New Cinderella adds nothing new to the story

New Cinderella adds nothing new to the story


Title: Cinderella
Rating: F2
Short review: The live action remake of Walt Disney's beloved fairy tale offers sparse variation of the original and forces its themes too hardly for comfort.

Perhaps the most charming aspects of visiting one of the various Disney theme parks is getting the opportunity to meet the various characters in person. Sure, to an adult it is understood that they're just actors in costumes representing their cartoon incarnations, but the sheer delight of the setting and witnessing the exuberant level of delight on children's faces while they treat them like they're real make Disney live up to its reputation. Now that Disney has made the decision to adapt its beloved animated features to live action, you would expect similar results, but if efforts end like the recent release of Cinderella, then the famous studio has truly exhausted all of its charm and is lazily attempting to recapture lightning in a bottle.

Unlike previous efforts like Alice in Wonderland and Maleficent, which took inspiration from their previous animated films and either continued the story or told it from another perspective, Cinderella is a flat out remake of the original 1950 film with the same story beats, which is a given since the story is a famous fairy tale, and we all know how it ends.

Lily James eerily plays the title character with a Stepford wife personality, who keeps on grinning as she's left tending to her stepmother (Cate Blanchett) and stepsisters (Sophie McShera, Holliday Grainger), as she was told by her late mother (Hayley Atwell) to always have "courage and kindness." I'm fairly certain that Agent Carter also wanted her daughter to not be ignorant to apparent cruelness and not to be the pushover who's banished to the attic and given table scraps for dinner and talks to mice. Sure, the film states that she stays because it is her home and she doesn't want to leave behind her memories, but that's hardly an excuse to endure such torture on her end.

Instead of spending time developing more than one personality for the real-life cartoon characters, Disney apparently thinks that stretching out the original's run time with extra scenes is the same as making a better film.

One of these scenes is the first meeting of the Prince Charming love interest character (Richard Madden) — or Kit as he's called in this version — in which they encounter each other on horseback, a trope all too familiar in romances. This scene, along with others added to the film, proves to be most ineffective in their tasks, as the story works just as fine without them, which is why they weren't in the 1950 film in the first place.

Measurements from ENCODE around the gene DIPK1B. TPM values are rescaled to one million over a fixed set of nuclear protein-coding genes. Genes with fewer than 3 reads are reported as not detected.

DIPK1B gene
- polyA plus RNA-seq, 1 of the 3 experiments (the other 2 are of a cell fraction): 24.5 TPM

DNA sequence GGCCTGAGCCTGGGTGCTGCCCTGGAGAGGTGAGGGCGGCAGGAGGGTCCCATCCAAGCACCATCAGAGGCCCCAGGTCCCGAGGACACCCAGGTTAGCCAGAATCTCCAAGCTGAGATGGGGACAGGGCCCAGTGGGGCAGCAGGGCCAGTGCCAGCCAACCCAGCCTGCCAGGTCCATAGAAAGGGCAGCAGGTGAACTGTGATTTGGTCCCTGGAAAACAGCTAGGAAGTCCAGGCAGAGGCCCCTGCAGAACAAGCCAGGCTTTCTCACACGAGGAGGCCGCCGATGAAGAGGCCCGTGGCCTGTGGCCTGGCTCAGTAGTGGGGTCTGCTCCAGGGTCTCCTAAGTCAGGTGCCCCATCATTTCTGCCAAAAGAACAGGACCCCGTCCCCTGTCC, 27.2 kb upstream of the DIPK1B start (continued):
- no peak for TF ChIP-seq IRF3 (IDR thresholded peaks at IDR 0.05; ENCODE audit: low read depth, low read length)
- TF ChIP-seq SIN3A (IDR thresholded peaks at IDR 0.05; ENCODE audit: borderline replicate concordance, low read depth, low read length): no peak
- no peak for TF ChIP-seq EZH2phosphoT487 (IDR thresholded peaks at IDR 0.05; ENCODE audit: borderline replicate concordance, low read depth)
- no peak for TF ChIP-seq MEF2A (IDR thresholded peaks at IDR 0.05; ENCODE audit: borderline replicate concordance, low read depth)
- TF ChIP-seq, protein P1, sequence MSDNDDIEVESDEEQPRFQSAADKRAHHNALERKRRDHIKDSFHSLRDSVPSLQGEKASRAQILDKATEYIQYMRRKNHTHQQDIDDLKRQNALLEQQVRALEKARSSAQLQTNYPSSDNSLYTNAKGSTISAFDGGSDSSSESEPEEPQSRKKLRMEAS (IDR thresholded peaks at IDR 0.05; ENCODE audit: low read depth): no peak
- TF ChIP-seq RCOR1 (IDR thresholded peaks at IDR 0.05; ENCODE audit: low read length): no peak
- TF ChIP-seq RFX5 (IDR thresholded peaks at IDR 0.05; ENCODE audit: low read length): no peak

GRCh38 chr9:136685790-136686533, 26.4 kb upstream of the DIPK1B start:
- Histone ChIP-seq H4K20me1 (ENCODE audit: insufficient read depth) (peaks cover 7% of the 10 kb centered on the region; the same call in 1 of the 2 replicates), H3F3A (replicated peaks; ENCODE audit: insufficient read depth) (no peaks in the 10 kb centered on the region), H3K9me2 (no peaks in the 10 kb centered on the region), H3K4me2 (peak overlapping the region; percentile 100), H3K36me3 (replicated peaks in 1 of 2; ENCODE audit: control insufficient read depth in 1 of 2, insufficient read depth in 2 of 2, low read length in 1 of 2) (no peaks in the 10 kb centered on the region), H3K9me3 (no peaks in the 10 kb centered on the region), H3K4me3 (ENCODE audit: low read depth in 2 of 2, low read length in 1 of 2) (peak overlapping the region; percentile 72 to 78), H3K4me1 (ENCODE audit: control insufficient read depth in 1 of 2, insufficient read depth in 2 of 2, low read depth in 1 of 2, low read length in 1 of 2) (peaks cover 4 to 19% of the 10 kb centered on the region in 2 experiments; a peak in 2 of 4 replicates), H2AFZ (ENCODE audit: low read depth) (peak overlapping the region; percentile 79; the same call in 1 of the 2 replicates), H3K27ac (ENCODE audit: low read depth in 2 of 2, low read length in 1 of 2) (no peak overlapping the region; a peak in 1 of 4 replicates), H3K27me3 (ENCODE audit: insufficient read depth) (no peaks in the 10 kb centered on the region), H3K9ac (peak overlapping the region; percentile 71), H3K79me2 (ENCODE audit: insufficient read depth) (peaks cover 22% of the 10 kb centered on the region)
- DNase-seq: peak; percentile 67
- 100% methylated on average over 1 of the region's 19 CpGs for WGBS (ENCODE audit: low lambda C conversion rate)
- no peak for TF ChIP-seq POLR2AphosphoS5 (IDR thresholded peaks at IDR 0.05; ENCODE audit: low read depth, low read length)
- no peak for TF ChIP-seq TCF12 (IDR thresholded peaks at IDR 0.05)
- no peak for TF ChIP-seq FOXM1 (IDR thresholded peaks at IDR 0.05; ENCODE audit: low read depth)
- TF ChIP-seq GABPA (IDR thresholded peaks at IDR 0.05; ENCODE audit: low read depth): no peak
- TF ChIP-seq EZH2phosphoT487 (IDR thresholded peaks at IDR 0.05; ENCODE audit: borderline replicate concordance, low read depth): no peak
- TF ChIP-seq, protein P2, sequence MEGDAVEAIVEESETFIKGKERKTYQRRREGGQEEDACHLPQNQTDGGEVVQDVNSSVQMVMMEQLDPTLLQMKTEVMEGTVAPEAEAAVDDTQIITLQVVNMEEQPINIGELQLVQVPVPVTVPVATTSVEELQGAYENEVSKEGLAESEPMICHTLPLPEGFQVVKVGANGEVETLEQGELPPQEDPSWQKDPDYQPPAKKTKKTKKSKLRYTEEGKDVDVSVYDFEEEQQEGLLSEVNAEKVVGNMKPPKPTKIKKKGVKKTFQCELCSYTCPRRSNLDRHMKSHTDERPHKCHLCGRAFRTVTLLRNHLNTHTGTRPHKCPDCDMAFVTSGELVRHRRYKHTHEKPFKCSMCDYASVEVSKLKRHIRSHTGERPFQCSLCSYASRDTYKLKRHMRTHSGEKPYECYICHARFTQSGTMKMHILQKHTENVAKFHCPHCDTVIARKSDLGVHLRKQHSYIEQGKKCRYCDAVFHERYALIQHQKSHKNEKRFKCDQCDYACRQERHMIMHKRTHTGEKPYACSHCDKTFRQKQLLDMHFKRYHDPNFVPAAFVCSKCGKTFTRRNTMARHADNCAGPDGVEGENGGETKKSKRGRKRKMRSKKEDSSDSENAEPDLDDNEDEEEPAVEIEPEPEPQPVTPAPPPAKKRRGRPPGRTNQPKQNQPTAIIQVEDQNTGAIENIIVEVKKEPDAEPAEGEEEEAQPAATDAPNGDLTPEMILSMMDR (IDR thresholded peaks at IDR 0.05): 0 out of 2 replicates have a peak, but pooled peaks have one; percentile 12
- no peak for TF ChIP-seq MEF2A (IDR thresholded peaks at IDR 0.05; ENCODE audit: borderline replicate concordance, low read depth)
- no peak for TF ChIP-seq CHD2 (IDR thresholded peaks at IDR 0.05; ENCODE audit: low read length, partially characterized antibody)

Sticking close to the source also means more plot holes than the film can keep up with. There are attempts at brushing over some — such as "how Cinderella will not be recognized?" — by having her Fairy Godmother (Helena Bonham Carter) wave her wand over her and say that no one will. However, if everything that she magically conjured up — from the coach made of a pumpkin and a modified dress — will revert back to their original state at the stroke of midnight, then how do the famous glass slippers remain? Why? Because then there's no way to resolve the story at the end, and it's a lot less effort to ignore than to resolve that one.

The madman behind this is Kenneth Branagh, whose theatrical sensibilities shine through a little too well in this piece. It would be appropriate for a Disney Broadway show, but this film adaptation is sorely missing the original's musical numbers, which strangely appear as the end credits music. It's best to keep them out entirely than creeping them back in at the end when everyone is getting up and leaving. It's going to be a shame if the next effort to adapt Beauty and the Beast into live action suffers a similar fate with its Academy Award winning music treated as mere filler.

As fairy tale material is taking a darker path in culture, it's a noble effort to see Disney attempt to keep its lighter incarnations alive. However, providing the same one-dimensional characterizations and storytelling is no way to carry on the legacy cinematically. Just let the kids watch the rerelease of the original or take them to Disneyland to see Cinderella and Price Charming for real.